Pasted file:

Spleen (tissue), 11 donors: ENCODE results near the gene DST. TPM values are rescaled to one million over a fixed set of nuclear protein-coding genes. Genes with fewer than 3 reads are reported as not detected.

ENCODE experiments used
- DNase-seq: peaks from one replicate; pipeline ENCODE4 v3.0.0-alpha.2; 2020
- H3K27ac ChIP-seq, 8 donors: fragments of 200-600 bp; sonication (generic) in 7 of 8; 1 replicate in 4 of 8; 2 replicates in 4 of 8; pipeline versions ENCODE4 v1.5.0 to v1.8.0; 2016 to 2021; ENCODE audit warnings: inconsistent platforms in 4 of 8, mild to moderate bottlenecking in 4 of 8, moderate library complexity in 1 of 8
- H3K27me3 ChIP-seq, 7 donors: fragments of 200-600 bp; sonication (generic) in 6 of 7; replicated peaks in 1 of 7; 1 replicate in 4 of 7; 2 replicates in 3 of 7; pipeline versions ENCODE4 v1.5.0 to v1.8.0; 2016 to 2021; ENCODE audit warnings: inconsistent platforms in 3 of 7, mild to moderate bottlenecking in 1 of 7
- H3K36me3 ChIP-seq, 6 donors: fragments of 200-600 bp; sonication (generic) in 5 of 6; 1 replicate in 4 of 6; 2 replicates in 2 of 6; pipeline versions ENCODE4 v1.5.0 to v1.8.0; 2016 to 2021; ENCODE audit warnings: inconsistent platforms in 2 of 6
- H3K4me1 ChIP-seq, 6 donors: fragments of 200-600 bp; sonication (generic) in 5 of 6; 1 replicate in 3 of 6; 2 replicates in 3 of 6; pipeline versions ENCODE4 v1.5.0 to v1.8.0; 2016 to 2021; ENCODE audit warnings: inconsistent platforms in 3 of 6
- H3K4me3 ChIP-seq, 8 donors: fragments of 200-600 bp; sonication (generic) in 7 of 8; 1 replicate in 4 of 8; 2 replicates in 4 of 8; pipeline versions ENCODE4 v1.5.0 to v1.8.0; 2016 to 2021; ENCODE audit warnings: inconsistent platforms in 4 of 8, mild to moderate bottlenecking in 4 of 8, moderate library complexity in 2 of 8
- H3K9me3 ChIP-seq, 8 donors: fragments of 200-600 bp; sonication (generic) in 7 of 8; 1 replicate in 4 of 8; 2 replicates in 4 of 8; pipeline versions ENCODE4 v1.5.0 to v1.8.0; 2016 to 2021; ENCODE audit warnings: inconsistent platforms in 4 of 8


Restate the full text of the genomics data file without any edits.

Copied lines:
Spleen (tissue), 11 donors: ENCODE results near the gene DST. TPM values are rescaled to one million over a fixed set of nuclear protein-coding genes. Genes with fewer than 3 reads are reported as not detected.

ENCODE experiments used
- DNase-seq: peaks from one replicate; pipeline ENCODE4 v3.0.0-alpha.2; 2020
- H3K27ac ChIP-seq, 8 donors: fragments of 200-600 bp; sonication (generic) in 7 of 8; 1 replicate in 4 of 8; 2 replicates in 4 of 8; pipeline versions ENCODE4 v1.5.0 to v1.8.0; 2016 to 2021; ENCODE audit warnings: inconsistent platforms in 4 of 8, mild to moderate bottlenecking in 4 of 8, moderate library complexity in 1 of 8
- H3K27me3 ChIP-seq, 7 donors: fragments of 200-600 bp; sonication (generic) in 6 of 7; replicated peaks in 1 of 7; 1 replicate in 4 of 7; 2 replicates in 3 of 7; pipeline versions ENCODE4 v1.5.0 to v1.8.0; 2016 to 2021; ENCODE audit warnings: inconsistent platforms in 3 of 7, mild to moderate bottlenecking in 1 of 7
- H3K36me3 ChIP-seq, 6 donors: fragments of 200-600 bp; sonication (generic) in 5 of 6; 1 replicate in 4 of 6; 2 replicates in 2 of 6; pipeline versions ENCODE4 v1.5.0 to v1.8.0; 2016 to 2021; ENCODE audit warnings: inconsistent platforms in 2 of 6
- H3K4me1 ChIP-seq, 6 donors: fragments of 200-600 bp; sonication (generic) in 5 of 6; 1 replicate in 3 of 6; 2 replicates in 3 of 6; pipeline versions ENCODE4 v1.5.0 to v1.8.0; 2016 to 2021; ENCODE audit warnings: inconsistent platforms in 3 of 6
- H3K4me3 ChIP-seq, 8 donors: fragments of 200-600 bp; sonication (generic) in 7 of 8; 1 replicate in 4 of 8; 2 replicates in 4 of 8; pipeline versions ENCODE4 v1.5.0 to v1.8.0; 2016 to 2021; ENCODE audit warnings: inconsistent platforms in 4 of 8, mild to moderate bottlenecking in 4 of 8, moderate library complexity in 2 of 8
- H3K9me3 ChIP-seq, 8 donors: fragments of 200-600 bp; sonication (generic) in 7 of 8; 1 replicate in 4 of 8; 2 replicates in 4 of 8; pipeline versions ENCODE4 v1.5.0 to v1.8.0; 2016 to 2021; ENCODE audit warnings: inconsistent platforms in 4 of 8